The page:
The Department of Energy and other agencies responsible for allocating stimulus funds for clean energy have been criticized in recent weeks for spending the funds too slowly. Much has been made of the fact that only about a third of the $90 billion set aside for clean energy investments has been spent.
In response, the Government Accountability Office (GAO) last week released a report assessing program implementation at the Department of Energy.
The Recovery Act provided the Department of Energy (DOE) more than $43.2 billion, including $36.7 billion for projects and activities and $6.5 billion in borrowing authority, in areas such as energy efficiency and renewable energy, nuclear waste clean-up, and electric grid modernization.
As of February 28, 2010, DOE reported it had obligated $25.7 billion (70%) and reported expenditures of $2.5 billion (7%) of the $36.7 billion it received under the Recovery Act for projects and activities. For context, as of December 31, 2009, DOE reported that it had obligated $23.2 billion (54%) and reported expenditures of $1.8 billion (4%).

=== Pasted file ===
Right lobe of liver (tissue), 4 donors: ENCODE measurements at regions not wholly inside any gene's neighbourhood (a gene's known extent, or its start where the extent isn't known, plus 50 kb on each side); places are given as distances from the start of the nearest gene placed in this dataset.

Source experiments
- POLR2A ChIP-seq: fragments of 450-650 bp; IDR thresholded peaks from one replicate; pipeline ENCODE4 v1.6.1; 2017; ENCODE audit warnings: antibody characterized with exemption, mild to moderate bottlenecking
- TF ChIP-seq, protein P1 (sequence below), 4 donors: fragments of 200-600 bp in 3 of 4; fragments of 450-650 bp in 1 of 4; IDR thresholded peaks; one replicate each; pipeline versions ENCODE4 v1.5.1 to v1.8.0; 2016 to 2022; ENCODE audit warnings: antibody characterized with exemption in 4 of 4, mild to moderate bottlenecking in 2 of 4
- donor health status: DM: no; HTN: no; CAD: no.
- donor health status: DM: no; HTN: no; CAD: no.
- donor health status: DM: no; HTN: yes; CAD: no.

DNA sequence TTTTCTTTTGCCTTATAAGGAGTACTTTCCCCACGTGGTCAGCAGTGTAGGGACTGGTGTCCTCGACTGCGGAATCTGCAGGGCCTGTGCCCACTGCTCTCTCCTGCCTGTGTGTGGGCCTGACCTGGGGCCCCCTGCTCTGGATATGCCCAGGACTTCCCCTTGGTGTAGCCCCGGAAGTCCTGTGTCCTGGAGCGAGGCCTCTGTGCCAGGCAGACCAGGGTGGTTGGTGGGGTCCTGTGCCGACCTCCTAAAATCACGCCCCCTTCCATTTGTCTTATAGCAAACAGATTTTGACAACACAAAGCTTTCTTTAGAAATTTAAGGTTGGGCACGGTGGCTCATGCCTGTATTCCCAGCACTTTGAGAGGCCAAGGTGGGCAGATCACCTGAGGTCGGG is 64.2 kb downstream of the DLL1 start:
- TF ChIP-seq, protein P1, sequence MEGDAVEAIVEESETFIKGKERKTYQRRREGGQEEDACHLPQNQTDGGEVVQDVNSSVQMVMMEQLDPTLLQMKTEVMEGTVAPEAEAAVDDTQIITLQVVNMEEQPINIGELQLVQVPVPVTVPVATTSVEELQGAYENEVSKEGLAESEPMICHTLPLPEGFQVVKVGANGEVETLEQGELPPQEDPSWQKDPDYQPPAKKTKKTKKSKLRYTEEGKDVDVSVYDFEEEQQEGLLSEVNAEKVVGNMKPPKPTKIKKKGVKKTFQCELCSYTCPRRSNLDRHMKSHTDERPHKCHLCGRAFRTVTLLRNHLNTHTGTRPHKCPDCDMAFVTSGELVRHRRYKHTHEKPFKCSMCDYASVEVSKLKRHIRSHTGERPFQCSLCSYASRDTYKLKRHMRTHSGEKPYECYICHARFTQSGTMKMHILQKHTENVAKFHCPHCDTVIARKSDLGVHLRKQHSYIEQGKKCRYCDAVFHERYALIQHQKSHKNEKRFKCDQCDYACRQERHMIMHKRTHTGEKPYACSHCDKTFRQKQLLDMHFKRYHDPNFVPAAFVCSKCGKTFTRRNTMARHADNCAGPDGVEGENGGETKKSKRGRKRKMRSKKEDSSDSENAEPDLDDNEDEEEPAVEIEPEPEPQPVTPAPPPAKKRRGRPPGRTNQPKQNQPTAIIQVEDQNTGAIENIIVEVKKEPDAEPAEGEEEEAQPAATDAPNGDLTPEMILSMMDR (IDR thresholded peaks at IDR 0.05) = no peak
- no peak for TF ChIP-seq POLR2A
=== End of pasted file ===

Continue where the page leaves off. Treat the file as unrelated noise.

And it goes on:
The percentage of Recovery Act funds obligated varied widely across DOE program offices and ranged from a high of 98% in the Energy Information Administration to a low of 1% for the Loan Guarantee Program Office. None of DOE's program offices reported expenditures of more than a third of their Recovery Act funds as of February 28, 2010.
Officials from DOE and states that received Recovery Act funding from DOE cited certain federal requirements that had affected their ability to implement some Recovery Act projects. For example, officials reported that Davis-Bacon requirements for prevailing wages had affected the start of projects in the Weatherization Assistance Program, because the program had previously been exempt from such requirements.
The need for environmental assessments or environmental impact statements are also slowing implementation of numerous programs, and in Michigan 90% of the homes scheduled to be weatherized under the Weatherization Assistance Program first need a historic review. Other factors slowing the implementation include the newness of programs, staff capacity and matching funds requirements.
The full GAO assessment is available at the link below.